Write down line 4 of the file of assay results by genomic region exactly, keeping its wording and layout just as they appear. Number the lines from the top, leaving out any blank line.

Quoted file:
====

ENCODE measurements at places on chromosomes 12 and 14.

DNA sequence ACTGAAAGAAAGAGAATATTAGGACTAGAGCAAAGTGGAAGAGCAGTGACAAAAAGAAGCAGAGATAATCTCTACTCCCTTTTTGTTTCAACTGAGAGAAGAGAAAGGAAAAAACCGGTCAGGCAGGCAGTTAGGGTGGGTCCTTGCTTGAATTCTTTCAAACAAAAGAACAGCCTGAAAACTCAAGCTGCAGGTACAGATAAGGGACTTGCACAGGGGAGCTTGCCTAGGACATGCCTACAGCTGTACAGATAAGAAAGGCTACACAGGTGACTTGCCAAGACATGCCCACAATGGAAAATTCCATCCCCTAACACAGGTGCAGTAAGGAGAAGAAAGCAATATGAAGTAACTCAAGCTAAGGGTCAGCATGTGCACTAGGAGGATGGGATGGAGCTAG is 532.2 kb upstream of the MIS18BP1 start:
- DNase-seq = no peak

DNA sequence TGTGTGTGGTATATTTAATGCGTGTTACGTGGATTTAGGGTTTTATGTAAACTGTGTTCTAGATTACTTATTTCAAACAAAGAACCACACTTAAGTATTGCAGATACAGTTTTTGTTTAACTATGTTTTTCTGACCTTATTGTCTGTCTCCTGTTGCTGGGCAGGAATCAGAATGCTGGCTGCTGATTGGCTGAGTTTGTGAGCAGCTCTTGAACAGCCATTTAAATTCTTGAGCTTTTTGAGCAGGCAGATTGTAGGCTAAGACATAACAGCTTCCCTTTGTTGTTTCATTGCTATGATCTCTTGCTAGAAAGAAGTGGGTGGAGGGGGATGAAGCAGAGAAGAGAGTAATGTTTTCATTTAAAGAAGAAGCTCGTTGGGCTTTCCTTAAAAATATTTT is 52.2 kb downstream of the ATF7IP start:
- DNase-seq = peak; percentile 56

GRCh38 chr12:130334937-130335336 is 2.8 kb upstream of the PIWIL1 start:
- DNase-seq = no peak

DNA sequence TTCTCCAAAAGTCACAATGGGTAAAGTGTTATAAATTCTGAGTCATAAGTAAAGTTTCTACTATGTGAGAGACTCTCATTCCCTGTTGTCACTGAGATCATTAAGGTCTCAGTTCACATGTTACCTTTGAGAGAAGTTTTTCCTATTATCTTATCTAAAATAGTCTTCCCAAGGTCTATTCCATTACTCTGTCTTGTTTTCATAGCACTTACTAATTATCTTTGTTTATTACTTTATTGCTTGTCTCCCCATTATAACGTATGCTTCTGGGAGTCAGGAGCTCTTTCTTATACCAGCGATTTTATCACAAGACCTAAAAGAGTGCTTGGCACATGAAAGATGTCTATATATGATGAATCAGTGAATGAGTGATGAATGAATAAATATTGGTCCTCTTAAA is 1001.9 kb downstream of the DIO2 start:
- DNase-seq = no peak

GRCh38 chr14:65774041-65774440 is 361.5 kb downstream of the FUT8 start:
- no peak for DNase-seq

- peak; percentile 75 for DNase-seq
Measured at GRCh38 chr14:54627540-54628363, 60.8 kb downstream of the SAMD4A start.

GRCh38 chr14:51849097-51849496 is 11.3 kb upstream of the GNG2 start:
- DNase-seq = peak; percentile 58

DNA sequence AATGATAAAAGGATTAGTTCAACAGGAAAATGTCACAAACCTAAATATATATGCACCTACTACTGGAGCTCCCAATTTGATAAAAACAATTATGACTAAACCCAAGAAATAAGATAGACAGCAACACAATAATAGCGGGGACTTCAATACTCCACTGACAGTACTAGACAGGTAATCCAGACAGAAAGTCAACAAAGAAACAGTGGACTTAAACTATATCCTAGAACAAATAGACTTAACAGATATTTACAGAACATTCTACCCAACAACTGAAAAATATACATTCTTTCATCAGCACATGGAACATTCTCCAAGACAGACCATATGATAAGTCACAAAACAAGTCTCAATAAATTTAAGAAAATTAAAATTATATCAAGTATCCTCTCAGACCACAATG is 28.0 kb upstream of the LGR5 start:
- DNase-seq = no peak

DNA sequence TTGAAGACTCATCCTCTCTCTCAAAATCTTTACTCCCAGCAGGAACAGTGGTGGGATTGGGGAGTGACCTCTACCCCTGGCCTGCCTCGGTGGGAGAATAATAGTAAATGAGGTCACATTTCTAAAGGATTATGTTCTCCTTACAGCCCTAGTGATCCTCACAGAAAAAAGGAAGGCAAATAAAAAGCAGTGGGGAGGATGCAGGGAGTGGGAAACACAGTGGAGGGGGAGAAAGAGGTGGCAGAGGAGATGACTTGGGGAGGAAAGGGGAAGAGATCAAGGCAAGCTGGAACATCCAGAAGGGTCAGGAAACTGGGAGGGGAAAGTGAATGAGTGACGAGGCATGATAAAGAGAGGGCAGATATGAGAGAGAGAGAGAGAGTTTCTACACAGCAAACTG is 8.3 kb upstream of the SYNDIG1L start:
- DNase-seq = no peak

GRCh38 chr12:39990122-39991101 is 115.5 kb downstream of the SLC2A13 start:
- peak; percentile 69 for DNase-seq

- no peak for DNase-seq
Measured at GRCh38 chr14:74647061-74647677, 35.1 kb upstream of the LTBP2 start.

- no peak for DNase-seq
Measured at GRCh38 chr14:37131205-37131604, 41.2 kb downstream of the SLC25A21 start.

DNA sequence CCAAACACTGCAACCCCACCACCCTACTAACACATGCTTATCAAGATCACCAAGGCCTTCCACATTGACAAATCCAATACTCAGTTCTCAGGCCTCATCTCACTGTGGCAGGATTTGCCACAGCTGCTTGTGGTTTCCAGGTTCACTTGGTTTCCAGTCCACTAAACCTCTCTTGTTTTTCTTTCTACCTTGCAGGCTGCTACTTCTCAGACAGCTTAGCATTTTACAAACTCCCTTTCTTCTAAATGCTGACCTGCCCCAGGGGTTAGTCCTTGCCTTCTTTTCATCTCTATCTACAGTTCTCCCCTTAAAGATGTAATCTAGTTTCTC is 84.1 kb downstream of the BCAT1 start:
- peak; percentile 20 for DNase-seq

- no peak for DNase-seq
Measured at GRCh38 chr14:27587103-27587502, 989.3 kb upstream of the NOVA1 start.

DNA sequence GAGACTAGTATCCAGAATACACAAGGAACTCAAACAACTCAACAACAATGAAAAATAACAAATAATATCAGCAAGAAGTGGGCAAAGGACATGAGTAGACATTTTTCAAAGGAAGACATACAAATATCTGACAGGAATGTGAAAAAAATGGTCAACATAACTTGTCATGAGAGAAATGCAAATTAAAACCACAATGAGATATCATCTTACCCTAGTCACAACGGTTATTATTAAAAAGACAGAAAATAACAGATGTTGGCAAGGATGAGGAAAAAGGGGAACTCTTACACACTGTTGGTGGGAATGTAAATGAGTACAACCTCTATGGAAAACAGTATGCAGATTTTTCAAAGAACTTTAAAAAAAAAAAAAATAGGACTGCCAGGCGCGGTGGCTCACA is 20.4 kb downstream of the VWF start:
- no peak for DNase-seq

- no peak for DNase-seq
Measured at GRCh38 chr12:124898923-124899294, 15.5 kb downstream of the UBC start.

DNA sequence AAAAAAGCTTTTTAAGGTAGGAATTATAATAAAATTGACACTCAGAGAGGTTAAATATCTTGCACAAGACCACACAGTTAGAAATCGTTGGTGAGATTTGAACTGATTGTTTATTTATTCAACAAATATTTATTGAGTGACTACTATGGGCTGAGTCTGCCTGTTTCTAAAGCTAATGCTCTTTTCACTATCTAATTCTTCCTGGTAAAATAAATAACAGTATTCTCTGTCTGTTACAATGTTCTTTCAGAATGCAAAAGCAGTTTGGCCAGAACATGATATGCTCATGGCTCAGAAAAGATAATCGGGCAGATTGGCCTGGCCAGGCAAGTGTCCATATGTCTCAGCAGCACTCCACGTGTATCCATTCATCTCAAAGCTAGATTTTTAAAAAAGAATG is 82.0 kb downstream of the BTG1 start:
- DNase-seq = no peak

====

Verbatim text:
DNA sequence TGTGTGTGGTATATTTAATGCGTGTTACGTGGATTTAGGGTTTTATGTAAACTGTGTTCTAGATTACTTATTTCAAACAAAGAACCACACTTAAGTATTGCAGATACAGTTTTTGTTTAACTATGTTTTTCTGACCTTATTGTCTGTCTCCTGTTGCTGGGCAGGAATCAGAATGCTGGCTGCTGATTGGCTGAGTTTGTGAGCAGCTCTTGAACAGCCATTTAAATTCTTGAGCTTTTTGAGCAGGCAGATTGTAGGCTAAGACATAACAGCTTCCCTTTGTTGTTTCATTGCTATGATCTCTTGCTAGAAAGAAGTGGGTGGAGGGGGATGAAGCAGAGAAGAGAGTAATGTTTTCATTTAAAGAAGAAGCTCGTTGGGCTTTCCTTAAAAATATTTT is 52.2 kb downstream of the ATF7IP start: